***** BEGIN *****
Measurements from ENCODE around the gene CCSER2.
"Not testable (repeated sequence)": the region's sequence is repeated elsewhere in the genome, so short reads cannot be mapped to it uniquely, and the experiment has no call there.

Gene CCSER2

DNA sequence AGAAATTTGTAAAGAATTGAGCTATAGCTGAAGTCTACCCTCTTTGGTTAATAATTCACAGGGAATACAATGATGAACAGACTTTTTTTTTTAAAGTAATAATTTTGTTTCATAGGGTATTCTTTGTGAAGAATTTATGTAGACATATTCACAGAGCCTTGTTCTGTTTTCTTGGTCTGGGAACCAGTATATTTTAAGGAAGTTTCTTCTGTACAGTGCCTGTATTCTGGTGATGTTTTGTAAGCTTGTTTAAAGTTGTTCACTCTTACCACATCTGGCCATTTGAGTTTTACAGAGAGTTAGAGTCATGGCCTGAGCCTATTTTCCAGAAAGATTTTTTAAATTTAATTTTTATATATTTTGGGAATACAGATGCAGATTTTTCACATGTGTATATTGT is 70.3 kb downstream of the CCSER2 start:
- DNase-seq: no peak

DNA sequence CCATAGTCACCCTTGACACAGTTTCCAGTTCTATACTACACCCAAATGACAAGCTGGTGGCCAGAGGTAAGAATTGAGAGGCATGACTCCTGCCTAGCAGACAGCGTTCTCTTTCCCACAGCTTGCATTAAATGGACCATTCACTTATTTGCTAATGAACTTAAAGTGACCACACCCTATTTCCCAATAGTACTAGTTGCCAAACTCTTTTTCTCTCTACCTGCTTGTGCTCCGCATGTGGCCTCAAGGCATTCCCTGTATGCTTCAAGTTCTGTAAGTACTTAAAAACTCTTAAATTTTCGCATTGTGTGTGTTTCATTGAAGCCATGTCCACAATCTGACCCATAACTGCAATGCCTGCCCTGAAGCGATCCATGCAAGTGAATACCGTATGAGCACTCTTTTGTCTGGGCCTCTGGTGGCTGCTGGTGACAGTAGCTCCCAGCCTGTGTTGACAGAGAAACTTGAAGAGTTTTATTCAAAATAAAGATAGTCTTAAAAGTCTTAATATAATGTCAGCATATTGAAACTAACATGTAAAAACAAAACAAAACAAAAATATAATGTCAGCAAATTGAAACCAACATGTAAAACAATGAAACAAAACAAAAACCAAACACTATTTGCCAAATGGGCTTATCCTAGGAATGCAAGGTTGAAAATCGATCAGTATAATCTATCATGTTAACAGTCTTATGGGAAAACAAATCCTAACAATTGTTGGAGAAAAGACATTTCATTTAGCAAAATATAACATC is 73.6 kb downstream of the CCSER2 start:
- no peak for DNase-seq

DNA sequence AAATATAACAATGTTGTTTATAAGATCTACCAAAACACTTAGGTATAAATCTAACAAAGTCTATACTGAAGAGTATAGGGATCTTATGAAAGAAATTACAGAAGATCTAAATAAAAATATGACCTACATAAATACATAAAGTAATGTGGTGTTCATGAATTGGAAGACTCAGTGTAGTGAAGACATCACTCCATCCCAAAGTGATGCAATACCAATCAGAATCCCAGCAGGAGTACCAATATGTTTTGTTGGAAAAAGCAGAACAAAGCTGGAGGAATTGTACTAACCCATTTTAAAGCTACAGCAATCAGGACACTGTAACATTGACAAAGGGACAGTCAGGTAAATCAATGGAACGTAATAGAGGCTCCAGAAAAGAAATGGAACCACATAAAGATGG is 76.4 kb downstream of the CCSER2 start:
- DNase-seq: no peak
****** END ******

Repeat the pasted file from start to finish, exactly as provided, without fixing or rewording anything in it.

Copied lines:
Measurements from ENCODE around the gene CCSER2.
"Not testable (repeated sequence)": the region's sequence is repeated elsewhere in the genome, so short reads cannot be mapped to it uniquely, and the experiment has no call there.

Gene CCSER2

DNA sequence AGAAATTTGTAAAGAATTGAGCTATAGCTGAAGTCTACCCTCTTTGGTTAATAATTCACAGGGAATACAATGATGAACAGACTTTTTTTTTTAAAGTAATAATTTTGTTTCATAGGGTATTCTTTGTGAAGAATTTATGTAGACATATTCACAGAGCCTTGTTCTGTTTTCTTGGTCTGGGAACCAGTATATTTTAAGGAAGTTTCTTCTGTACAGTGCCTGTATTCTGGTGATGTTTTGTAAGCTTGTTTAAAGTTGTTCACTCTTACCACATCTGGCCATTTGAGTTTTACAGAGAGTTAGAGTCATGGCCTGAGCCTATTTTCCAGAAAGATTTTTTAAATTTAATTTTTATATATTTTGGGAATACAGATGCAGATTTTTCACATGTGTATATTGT is 70.3 kb downstream of the CCSER2 start:
- DNase-seq: no peak

DNA sequence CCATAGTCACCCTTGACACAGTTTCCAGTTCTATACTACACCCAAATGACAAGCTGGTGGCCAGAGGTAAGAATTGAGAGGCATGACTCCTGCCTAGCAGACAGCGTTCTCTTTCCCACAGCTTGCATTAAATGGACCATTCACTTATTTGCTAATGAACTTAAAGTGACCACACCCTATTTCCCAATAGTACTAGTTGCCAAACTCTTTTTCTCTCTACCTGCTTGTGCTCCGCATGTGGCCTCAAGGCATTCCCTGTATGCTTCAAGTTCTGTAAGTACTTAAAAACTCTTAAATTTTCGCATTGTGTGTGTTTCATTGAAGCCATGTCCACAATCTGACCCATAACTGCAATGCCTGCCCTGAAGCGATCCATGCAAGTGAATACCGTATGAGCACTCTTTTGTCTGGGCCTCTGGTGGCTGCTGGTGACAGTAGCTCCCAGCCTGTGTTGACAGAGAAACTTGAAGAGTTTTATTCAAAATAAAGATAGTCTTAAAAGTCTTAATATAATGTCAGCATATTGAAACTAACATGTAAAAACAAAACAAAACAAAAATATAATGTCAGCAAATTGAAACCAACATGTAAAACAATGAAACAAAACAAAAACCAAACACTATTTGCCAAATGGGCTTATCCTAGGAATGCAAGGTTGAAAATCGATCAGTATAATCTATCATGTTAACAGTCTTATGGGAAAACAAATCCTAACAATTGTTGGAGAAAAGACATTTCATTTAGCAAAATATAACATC is 73.6 kb downstream of the CCSER2 start:
- no peak for DNase-seq

DNA sequence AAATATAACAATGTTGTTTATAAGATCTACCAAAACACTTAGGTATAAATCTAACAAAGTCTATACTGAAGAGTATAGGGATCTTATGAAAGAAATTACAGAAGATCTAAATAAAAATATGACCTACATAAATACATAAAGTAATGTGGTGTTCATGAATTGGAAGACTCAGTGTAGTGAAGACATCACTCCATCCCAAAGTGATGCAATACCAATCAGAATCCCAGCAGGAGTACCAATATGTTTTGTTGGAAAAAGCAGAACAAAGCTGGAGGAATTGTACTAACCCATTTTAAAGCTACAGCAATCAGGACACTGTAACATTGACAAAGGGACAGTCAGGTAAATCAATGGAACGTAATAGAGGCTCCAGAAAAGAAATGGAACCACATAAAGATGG is 76.4 kb downstream of the CCSER2 start:
- DNase-seq: no peak